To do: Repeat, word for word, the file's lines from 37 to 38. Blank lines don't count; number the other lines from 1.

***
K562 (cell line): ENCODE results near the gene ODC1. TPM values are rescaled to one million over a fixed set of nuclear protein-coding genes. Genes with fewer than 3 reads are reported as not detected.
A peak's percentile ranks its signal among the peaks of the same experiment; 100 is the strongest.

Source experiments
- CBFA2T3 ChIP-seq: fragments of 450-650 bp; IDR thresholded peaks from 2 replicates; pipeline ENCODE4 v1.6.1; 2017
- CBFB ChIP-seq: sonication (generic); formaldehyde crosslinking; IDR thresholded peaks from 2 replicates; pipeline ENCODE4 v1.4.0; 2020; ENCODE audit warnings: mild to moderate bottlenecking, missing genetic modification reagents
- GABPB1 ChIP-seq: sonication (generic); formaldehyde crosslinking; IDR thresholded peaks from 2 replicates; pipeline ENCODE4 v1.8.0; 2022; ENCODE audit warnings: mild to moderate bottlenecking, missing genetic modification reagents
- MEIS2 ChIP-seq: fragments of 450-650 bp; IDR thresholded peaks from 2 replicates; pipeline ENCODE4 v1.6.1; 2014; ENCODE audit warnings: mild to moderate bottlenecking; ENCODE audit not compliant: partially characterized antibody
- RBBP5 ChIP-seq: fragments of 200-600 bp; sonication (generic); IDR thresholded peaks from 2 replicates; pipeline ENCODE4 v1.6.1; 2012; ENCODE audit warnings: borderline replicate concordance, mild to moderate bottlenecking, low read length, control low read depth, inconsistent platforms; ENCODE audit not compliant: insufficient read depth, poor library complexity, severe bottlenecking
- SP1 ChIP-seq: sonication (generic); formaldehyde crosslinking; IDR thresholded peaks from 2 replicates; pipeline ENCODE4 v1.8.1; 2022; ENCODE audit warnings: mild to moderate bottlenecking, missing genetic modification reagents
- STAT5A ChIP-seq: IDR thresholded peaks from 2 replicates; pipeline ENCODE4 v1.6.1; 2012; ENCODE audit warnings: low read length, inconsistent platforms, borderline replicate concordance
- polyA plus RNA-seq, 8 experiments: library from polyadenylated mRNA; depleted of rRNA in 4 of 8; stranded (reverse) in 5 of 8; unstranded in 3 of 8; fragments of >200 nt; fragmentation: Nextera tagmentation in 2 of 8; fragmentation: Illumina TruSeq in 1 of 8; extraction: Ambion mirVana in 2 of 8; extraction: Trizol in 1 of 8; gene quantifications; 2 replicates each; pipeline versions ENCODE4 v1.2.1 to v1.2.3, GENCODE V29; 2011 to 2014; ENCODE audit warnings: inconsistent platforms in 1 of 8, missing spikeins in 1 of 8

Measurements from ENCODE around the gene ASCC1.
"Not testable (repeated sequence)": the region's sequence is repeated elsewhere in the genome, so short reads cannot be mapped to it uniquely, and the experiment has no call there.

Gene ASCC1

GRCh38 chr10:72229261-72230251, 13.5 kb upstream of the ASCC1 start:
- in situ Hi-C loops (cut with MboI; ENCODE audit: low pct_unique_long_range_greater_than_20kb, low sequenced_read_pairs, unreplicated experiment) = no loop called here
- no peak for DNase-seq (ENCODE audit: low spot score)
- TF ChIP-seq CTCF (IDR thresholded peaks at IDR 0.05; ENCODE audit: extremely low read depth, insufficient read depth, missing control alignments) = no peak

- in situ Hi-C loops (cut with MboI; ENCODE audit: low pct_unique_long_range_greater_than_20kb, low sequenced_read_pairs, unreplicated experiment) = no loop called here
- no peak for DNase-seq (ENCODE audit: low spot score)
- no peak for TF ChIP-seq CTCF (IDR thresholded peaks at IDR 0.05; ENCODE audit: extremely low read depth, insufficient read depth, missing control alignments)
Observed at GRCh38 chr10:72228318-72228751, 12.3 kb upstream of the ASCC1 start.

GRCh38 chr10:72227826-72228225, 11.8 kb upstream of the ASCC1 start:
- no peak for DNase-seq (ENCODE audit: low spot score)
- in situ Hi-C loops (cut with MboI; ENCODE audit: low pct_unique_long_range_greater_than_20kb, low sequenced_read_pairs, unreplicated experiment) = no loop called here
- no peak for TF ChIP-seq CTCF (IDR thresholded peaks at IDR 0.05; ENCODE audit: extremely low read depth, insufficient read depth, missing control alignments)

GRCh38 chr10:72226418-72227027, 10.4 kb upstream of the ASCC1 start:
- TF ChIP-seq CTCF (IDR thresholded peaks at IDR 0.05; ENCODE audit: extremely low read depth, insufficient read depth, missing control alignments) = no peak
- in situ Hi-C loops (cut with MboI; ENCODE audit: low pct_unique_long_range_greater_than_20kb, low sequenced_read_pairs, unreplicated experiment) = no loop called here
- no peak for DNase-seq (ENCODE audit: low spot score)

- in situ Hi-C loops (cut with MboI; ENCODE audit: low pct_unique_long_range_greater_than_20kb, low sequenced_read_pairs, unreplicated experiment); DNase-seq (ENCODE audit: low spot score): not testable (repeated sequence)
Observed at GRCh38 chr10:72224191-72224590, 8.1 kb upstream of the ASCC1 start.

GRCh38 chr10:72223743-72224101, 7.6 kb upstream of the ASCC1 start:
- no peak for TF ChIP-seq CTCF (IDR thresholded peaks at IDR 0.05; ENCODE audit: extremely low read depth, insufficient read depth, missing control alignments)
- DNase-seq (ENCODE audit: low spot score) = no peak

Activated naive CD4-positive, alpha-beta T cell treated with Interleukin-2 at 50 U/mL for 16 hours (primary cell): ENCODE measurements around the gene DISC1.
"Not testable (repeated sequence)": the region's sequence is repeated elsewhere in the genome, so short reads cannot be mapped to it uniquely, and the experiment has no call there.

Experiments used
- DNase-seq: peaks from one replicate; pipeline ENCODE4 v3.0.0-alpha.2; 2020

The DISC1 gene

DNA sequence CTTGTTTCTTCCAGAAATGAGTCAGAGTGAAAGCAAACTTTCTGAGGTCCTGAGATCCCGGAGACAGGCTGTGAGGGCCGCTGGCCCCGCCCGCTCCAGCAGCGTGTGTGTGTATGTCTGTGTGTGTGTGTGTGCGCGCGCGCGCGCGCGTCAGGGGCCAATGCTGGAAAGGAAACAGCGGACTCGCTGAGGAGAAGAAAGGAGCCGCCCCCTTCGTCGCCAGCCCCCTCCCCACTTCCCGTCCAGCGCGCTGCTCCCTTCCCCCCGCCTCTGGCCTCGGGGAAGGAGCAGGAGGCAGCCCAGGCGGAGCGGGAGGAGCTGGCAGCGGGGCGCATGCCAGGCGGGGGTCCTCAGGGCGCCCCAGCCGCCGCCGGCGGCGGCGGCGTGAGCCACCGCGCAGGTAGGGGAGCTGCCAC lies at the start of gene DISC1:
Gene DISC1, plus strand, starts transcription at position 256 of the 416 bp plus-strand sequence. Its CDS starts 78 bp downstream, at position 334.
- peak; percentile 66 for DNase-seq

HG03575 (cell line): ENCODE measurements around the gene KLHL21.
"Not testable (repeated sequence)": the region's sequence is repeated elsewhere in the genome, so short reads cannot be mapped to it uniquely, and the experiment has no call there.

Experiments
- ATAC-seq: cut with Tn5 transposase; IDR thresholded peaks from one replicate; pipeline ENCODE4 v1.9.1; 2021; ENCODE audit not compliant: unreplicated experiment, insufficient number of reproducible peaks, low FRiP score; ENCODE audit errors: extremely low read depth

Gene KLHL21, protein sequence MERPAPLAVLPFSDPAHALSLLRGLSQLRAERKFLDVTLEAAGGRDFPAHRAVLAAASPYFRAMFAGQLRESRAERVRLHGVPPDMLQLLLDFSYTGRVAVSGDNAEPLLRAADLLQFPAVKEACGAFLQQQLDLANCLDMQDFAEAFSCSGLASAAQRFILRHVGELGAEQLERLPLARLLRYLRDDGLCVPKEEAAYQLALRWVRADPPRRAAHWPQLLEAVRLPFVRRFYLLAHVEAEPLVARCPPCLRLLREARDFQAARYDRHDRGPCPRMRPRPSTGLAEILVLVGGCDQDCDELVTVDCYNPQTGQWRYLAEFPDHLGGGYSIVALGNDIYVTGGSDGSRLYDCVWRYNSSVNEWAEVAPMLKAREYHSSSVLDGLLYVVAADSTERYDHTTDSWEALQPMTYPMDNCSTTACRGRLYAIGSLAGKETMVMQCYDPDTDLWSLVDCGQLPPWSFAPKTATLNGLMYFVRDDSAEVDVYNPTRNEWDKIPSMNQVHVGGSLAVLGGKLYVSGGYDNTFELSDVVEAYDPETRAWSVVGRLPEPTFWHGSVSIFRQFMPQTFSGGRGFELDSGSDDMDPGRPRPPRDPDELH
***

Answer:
"Not testable (repeated sequence)": the region's sequence is repeated elsewhere in the genome, so short reads cannot be mapped to it uniquely, and the experiment has no call there.

Experiments used